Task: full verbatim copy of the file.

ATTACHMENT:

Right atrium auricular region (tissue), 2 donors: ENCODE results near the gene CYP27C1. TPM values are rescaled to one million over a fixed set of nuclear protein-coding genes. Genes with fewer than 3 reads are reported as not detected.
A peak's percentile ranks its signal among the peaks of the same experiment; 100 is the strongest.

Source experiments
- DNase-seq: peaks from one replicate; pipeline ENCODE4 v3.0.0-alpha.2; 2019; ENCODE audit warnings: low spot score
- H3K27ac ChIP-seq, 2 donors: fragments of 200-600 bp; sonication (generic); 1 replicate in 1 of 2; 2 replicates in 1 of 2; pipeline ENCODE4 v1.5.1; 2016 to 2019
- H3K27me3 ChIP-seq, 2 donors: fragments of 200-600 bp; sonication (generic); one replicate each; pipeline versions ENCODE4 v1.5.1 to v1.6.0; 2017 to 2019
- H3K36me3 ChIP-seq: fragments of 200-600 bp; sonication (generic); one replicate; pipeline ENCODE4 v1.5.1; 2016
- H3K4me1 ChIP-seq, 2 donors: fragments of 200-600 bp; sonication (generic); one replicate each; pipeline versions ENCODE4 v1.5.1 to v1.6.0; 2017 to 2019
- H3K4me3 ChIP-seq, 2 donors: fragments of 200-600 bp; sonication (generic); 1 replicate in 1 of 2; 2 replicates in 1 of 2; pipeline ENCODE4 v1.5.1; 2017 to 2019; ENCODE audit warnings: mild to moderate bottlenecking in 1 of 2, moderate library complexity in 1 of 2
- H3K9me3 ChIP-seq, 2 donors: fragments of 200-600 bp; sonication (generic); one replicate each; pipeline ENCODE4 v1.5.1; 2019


Right atrium auricular region (tissue), 2 donors: ENCODE results near the gene CYP27C1. TPM values are rescaled to one million over a fixed set of nuclear protein-coding genes. Genes with fewer than 3 reads are reported as not detected.
A peak's percentile ranks its signal among the peaks of the same experiment; 100 is the strongest.

Source experiments
- DNase-seq: peaks from one replicate; pipeline ENCODE4 v3.0.0-alpha.2; 2019; ENCODE audit warnings: low spot score
- H3K27ac ChIP-seq, 2 donors: fragments of 200-600 bp; sonication (generic); 1 replicate in 1 of 2; 2 replicates in 1 of 2; pipeline ENCODE4 v1.5.1; 2016 to 2019
- H3K27me3 ChIP-seq, 2 donors: fragments of 200-600 bp; sonication (generic); one replicate each; pipeline versions ENCODE4 v1.5.1 to v1.6.0; 2017 to 2019
- H3K36me3 ChIP-seq: fragments of 200-600 bp; sonication (generic); one replicate; pipeline ENCODE4 v1.5.1; 2016
- H3K4me1 ChIP-seq, 2 donors: fragments of 200-600 bp; sonication (generic); one replicate each; pipeline versions ENCODE4 v1.5.1 to v1.6.0; 2017 to 2019
- H3K4me3 ChIP-seq, 2 donors: fragments of 200-600 bp; sonication (generic); 1 replicate in 1 of 2; 2 replicates in 1 of 2; pipeline ENCODE4 v1.5.1; 2017 to 2019; ENCODE audit warnings: mild to moderate bottlenecking in 1 of 2, moderate library complexity in 1 of 2
- H3K9me3 ChIP-seq, 2 donors: fragments of 200-600 bp; sonication (generic); one replicate each; pipeline ENCODE4 v1.5.1; 2019